SINGAPORE: There have been seven pollution incidents along the Johor River since 2017 that caused PUB's Johor River Waterworks to be temporarily shut down, said Minister for the Environment and Water Resources Masagos Zulkifli on Monday (May 6).
Mr Masagos said this in a written response to parliamentary questions by Member of Parliament Seah Kian Peng on the impact that prolonged stoppage of the water treatment plant's operations had on Singapore, as well as Singapore's obligations to provide treated water to Johor under such a scenario.
"PUB will shut down its Johor River Waterworks when the Johor River is affected by pollution upstream of our waterworks," said Mr Masagos.
"Johor also has water treatment plants along the Johor River, upstream of the Johor River Waterworks, and will shut down the plants when pollution occurs upstream of them."
The seven pollution incidents were traced to illegal discharge from places like palm oil mills and chicken farms within the catchment area. So far there have been two pollution incidents in 2019, with the most recent one on Apr 4 involving high ammonia levels in the Johor River.
Such occurrences typically cause disruptions ranging from several hours to several days, said the minister.
SINGAPORE'S WATER OBLIGATIONS WHEN POLLUTION OCCURS
In his response, Mr Masagos also said that Singapore is not obliged to supply Malaysia with treated water when the former is unable to import water from Johor due to pollution.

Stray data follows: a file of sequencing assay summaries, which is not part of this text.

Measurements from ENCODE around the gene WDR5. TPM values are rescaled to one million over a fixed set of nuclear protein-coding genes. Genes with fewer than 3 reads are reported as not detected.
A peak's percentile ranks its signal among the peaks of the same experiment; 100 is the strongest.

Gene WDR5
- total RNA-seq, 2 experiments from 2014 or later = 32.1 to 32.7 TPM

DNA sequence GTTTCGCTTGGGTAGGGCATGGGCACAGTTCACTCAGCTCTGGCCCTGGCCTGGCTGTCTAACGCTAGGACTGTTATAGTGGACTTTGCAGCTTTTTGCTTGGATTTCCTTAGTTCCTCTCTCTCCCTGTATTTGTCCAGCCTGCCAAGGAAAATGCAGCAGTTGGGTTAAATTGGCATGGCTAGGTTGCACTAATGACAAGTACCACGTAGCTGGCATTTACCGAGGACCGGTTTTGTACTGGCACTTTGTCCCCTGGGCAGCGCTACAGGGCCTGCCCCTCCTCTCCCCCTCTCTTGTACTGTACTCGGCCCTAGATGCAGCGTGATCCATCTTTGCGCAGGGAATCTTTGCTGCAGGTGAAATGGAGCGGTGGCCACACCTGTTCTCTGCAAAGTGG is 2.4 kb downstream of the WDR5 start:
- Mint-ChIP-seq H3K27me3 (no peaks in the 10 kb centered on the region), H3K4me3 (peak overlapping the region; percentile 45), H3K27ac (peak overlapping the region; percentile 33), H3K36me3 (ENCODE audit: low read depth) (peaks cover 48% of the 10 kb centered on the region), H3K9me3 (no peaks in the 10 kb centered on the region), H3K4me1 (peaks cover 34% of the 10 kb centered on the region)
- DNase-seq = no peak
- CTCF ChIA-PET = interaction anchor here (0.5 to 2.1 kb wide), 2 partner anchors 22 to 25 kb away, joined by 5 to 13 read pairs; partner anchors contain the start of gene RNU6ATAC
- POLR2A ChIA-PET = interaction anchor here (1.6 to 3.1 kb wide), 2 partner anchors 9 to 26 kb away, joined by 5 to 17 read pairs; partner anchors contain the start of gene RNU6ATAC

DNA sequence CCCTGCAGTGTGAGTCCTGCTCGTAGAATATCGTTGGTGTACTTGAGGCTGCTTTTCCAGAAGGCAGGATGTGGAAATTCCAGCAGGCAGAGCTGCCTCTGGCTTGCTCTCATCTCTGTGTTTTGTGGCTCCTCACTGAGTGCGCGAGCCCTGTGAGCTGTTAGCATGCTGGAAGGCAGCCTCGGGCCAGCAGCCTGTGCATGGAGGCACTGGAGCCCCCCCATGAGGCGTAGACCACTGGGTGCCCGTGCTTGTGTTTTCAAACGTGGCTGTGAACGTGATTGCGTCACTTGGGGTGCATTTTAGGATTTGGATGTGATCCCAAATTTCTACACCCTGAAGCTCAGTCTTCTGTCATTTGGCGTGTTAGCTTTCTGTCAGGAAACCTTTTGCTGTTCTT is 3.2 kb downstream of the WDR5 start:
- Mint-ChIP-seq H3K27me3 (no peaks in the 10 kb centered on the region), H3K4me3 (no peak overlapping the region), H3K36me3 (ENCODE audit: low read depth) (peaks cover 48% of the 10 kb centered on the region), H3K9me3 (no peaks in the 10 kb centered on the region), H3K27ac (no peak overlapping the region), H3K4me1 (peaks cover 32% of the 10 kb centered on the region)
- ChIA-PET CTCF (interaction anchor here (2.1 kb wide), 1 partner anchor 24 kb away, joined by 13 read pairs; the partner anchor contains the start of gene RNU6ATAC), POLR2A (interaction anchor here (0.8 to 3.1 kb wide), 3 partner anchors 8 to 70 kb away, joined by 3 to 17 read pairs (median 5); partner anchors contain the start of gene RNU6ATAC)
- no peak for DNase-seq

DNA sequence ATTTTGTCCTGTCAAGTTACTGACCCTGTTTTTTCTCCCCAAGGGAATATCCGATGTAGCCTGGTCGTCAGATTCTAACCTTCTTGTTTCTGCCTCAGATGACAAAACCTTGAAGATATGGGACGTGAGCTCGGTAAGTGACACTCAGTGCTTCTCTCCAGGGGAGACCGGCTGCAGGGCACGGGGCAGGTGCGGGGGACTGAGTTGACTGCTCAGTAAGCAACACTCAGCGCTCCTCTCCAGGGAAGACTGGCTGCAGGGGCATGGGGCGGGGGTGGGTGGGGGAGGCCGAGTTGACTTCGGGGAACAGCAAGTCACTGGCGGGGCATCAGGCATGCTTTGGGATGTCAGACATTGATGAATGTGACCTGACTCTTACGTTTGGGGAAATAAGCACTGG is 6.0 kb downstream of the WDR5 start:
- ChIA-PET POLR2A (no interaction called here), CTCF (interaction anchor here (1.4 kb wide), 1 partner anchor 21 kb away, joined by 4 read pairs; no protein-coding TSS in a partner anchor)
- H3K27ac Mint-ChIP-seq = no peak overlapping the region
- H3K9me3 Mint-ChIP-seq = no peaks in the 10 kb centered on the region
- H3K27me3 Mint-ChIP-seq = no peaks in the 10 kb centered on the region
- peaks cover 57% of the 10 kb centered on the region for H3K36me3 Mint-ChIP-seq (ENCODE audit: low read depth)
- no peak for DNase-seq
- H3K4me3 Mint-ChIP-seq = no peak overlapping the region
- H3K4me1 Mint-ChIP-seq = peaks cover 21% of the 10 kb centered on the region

"Given the importance of the Johor River to the water supply of both Singapore and Johor, we have expressed our concern over the frequent recurrence of pollution incidents to Malaysia, both at the federal and state levels," he said, adding that Prime Minister Lee Hsien Loong had most recently raised these concerns at the Singapore-Malaysia Leaders' Retreat in April.
Under the 1962 Water Agreement, Singapore is entitled to draw 250 million gallons per day (mgd) of water from the Johor River, while Johor is entitled to buy treated water up to 2 per cent of the total quantity of water imported to Singapore on any given day or about 5 mgd when Singapore draws its full entitlement.
"In practice, we have been selling Johor 16 mgd of treated water, which is in excess of their entitlement, at Johor’s request. We do so on a goodwill basis without prejudice to our rights under the 1962 Water Agreement," said Mr Masagos.
"When we are unable to import any water from Johor due to pollution, Singapore has no obligation to supply treated water to Malaysia," he added.
Mr Masagos also noted how close collaboration between PUB and the Johor authorities has helped in managing the pollution incidents.
"During these pollution incidents, PUB works closely with the Johor authorities to flush the polluted water column from the Johor River. Such collaboration between PUB and its Johor counterparts has helped us to manage the pollution incidents," he said.
Additionally, the minister touched on how PUB conducts stringent water quality tests to ensure that raw water from Johor River is suitable for treatment before resuming operations.
During such temporary disruptions, PUB steps up production at desalination plants and local waterworks to meet Singapore's demand.
"Nevertheless, pollution incidents along the Johor River impacts the water supply of both countries, and remain a serious concern," said Mr Masagos.
"We will continue to engage our Malaysian counterparts on the need for them to take measures to prevent future pollution incidents along the Johor River."